Tuesday, October 20, 2009

Puerto Rico Law 75 and changes in control or ownership of the distributor without prior notice and consent of the supplier

It is customary to secure the supplier’s consent when a distributor sells its assets, including its distribution rights, to a successor distributor. It is equally customary for written distribution agreements to require the supplier’s consent for the distributor’s assignment or transfer of the agreement.

Better business practices to avoid litigation suggest giving notice to obtain the supplier’s consent when the distributor sells its assets. After all, the buyer-distributor will normally dish out valuable consideration for the transfer or the assignment of rights and obligations that include or implicate the supplier or manufacturer’s ownership interests or goodwill. And, the manufacturer, as the trademark holder, has legitimate interests to ensure that the new distributor meets all the requirements for the sale or service of its branded products. It is said that a Law 75 relationship is like a partnership. Imagine becoming a partner without the co-partner's consent. Thus, problems arise when a distributor transfers or assigns its rights, whatever those rights may be, and the new distributor assumes the risk of paying valuable consideration for those rights, without the manufacturer’s consent. The case law on the topic of changes in the distributor’s control is scarce. And, Law 75 suggests an answer to only part of the issue.

Section 278(a)-1 of Law 75 provides:
"For the purposes of this chapter and specifically for the effects of § 278a of this title:

(a) The violation or nonperformance by a dealer of any provision included in the dealer's contract to prevent or restrict changes in the capital structure of the dealer's business, or changes in the managerial control of said business, or the manner or form of financing the operation, or to prevent or restrict the free sale, transfer or encumbrance of any corporate action, participation, right or interest that any person could have in said distribution business, shall not be considered as being just cause unless the principal or grantor shows that such nonperformance may affect, or has truly and effectively affected the interests of such principal or grantor in an adverse or substantial manner in the development of the market, distribution of the merchandise or rendering of services."

While no Puerto Rico state or federal court has interpreted or otherwise applied Section 278a1(a) of Law 75, the manufacturer could argue and attempt to prove that the transfer or assignment of a distribution agreement to a third party (who is not an affiliate of or controlled by the existing distributor) without its consent affects its interests adversely and substantially allowing it to terminate the agreement.

What happens between the manufacturer and the new distributor or the successor after the sale has been consummated? Most certainly, the manufacturer should not be bound to continue the relationship automatically, without more, as case law holds that Law 75 is not a straightjacket for a distributor to impose its will over the manufacturer.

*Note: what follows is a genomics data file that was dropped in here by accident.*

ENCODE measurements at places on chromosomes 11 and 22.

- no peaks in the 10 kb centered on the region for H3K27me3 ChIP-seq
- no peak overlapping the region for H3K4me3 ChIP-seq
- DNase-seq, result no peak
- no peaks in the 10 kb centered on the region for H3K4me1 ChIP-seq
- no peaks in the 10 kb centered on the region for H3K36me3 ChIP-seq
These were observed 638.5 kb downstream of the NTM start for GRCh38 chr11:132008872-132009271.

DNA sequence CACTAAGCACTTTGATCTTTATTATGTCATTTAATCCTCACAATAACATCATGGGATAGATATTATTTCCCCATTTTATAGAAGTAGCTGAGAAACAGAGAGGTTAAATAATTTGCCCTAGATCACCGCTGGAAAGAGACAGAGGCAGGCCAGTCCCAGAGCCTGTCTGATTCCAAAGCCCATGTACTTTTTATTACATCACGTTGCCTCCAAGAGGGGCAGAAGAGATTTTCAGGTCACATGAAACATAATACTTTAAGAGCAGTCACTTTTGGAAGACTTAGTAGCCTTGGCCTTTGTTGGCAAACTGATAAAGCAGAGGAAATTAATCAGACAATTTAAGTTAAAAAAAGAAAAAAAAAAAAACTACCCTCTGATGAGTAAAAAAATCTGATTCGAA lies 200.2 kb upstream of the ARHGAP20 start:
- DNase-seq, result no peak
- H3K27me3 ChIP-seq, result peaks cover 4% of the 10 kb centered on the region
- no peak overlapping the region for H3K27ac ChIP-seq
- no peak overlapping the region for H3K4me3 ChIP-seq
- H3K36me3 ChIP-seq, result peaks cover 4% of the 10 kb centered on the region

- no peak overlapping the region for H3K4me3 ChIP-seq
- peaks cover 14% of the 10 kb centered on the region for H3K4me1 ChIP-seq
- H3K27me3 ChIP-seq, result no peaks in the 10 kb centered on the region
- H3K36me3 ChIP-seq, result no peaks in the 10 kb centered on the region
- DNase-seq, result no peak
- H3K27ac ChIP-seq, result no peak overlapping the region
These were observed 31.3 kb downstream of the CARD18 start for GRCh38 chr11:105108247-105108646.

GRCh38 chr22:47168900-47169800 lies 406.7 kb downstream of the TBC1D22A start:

Based on cases dealing with analogous issues, a principal has an interest to pursue good faith negotiations with the new distributor based on reasonable expectations regarding essential elements of the dealership, and terminate the relationship for “just cause” if the parties reach a bona fide impasse. R.W. Intern. Corp. v. Welch Foods, Inc., 88 F.3d 49, 53 (1st Cir. 1996), is instructive. There, the First Circuit affirmed summary judgment in favor of the principal after the latter proved that the parties had reached a bona fide impasse on an essential modification to the terms of their ongoing contract (i.e., whether the successor distributor would continue to handle competing product lines) and terminated the successor distributor. The court reached this conclusion after quoting its earlier decision in the same case, in which it stated:

“[A] supplier has just cause to terminate if it has bargained in good faith but has not been able to reach an agreement as to price, credit, or some other essential element of the dealership. This would be true at least where, as here, the supplier's market in Puerto Rico was well established before the current dealer relationship and the supplier's action therefore is not aimed at reaping the good will or clientele established by the dealer.”  R.W. Intern. Corp., 88 F.3d 49, 53 (internal quotation marks omitted), citing, R.W. Int'l Corp. v. Welch Foods, Inc., 13 F.3d 478, 484 & n. 4 (1st Cir. 1994).

Lessons learned:

Distributors beware! Seek the manufacturer’s consent to ratify existing agreements or enter into new distribution agreements before paying any money for transfers or assignments of distribution rights. Principals beware! In some circumstances, doing business with a new distributor without a formal written agreement may implicate Law 75 issues, provoking contract negotiations and litigation. It goes without saying that timely and competent legal advice will avoid many potential problems.